A huge amount of voters in the Netherlands vote by proxy. At the 2006 elections for the Dutch House of Representatives, 12 percent of voters had authorised somebody else to vote for them.
Requests to cast proxy vote by ethnic background and gender, 2006
People with non-western background often vote by proxy
No less than 21 percent of voters with a non-western background did not vote themselves. The proportion is twice as high as for voters with a western background (10 percent) and native Dutch voters (11 percent). One quarter of female voters with a non-western background vote by proxy, as against one in six of their male counterparts.
In 70 percent of cases, the partner is requested to cast the proxy vote, in 11 percent parents, in 8 percent children and in 7 percent friends and neighbours or other persons (4 percent).
Requests to cast proxy vote by age and gender, 2006
Fewer over-65s vote by proxy
With 13 and 7 percent respectively, proxy voting is more popular among voters under the age of 45 than among over-65s. Men make the difference: 14 percent of 18 to 45-year-old men have authorised somebody else to vote for them, as against 3 percent of male over-65s.
Married and unmarried people twice as often vote by proxy as widowers or divorced persons. Gender, income and education level do not play a part in this respect.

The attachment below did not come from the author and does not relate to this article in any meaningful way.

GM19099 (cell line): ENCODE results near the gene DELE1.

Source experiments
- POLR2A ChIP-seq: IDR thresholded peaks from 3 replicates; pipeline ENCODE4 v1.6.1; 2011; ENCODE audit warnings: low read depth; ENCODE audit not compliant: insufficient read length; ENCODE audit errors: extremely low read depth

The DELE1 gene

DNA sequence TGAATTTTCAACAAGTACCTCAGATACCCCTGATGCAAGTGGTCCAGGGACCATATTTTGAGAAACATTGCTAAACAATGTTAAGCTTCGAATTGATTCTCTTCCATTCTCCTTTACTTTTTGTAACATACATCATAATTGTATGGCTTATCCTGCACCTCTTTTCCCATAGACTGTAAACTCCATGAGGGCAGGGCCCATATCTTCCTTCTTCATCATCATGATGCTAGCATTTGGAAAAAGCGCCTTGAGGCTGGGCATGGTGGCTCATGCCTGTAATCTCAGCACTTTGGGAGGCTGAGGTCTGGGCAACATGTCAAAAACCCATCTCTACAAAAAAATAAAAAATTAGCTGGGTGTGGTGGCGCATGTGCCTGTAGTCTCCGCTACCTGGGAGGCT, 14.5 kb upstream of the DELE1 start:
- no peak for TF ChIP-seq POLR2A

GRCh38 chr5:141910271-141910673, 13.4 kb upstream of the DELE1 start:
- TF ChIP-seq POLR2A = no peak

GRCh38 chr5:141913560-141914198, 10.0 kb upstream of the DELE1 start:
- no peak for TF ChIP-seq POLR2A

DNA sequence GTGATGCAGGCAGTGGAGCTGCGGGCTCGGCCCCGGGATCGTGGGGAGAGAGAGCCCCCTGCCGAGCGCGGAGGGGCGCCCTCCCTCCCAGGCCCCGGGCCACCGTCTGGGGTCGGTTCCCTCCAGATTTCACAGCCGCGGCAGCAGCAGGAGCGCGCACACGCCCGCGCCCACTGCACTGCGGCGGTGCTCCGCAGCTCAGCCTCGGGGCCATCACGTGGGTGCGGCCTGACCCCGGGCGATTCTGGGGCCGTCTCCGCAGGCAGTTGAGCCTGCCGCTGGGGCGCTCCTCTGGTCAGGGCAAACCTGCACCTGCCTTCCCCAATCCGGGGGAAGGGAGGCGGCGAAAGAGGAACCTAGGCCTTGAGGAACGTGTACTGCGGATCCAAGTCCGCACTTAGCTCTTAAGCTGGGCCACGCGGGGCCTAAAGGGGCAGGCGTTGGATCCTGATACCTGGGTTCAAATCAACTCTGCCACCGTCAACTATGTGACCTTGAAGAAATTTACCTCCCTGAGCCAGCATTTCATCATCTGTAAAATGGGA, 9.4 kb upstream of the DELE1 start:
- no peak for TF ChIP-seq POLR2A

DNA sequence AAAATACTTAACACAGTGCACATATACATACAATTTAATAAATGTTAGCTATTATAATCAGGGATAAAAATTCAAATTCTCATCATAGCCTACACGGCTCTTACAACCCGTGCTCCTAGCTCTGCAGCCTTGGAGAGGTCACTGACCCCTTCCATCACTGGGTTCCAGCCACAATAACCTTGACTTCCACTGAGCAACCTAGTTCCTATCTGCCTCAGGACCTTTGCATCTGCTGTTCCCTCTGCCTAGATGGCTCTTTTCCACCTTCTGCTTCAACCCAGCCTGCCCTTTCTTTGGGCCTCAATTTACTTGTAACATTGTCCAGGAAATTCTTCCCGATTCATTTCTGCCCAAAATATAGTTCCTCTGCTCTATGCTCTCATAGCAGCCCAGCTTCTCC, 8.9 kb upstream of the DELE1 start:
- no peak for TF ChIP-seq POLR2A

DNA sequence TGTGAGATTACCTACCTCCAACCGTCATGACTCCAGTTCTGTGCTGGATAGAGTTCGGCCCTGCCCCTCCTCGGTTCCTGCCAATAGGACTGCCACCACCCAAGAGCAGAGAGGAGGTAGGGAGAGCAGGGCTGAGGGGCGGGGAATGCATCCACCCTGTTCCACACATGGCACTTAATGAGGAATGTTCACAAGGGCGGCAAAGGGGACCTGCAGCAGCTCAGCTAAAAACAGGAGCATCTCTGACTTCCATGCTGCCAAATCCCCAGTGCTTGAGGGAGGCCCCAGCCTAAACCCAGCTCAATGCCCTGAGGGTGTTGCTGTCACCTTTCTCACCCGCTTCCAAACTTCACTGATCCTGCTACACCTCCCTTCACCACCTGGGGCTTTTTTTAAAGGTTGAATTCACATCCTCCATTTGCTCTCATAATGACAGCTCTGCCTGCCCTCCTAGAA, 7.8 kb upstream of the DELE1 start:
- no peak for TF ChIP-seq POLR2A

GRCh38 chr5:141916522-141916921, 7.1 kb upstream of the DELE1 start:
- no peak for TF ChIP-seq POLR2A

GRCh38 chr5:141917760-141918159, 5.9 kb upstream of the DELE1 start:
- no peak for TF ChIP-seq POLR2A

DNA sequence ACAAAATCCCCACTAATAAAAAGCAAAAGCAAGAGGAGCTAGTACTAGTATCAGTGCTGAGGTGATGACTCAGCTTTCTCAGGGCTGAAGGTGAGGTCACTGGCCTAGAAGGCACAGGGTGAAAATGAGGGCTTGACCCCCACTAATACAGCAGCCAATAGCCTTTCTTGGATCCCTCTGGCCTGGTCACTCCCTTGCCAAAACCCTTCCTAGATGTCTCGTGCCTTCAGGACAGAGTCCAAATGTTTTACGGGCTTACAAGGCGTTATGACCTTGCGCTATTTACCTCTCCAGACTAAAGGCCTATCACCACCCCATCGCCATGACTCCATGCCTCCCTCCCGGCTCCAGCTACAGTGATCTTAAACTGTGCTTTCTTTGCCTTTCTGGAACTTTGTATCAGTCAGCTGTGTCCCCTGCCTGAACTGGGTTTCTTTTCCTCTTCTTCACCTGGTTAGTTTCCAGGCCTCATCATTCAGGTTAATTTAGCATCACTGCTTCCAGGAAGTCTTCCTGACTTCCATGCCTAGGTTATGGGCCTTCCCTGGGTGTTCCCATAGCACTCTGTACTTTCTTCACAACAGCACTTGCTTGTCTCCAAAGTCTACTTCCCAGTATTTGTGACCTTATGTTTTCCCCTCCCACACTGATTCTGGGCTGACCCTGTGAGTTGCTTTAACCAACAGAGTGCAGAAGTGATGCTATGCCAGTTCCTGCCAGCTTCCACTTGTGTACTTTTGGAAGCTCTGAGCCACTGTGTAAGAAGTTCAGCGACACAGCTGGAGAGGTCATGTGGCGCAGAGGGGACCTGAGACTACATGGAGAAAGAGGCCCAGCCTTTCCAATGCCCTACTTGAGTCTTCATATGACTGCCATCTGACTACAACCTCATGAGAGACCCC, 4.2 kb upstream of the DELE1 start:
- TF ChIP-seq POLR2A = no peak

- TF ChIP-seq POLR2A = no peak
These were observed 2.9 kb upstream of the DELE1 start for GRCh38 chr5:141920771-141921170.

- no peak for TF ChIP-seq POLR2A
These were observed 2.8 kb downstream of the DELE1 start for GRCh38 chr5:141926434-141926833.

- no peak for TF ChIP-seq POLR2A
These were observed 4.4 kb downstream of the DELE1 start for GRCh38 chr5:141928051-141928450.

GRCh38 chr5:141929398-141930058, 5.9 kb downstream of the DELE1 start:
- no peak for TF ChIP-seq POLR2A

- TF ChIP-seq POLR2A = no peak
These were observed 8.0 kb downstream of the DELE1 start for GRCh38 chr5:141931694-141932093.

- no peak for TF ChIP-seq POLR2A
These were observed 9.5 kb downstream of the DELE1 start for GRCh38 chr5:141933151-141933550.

Proxy votes by political party, 2006
Few party political differences
Voting by proxy is a procedure practised by supporters of all Dutch political parties; 15 percent of Party for Freedom voters voted by proxy and 9 percent of the Dutch Labour Party and Christian Union voters.
Compulsory voting system
Most European countries do not allow voting by proxy. All citizens entitled to vote have to go to the polling station themselves. The compulsory voting system requires that individuals show up at the polling station on election day and the system must preclude irregularities from happening, e.g. vote-buying or coercing voters within the same household into handing over their ballot paper.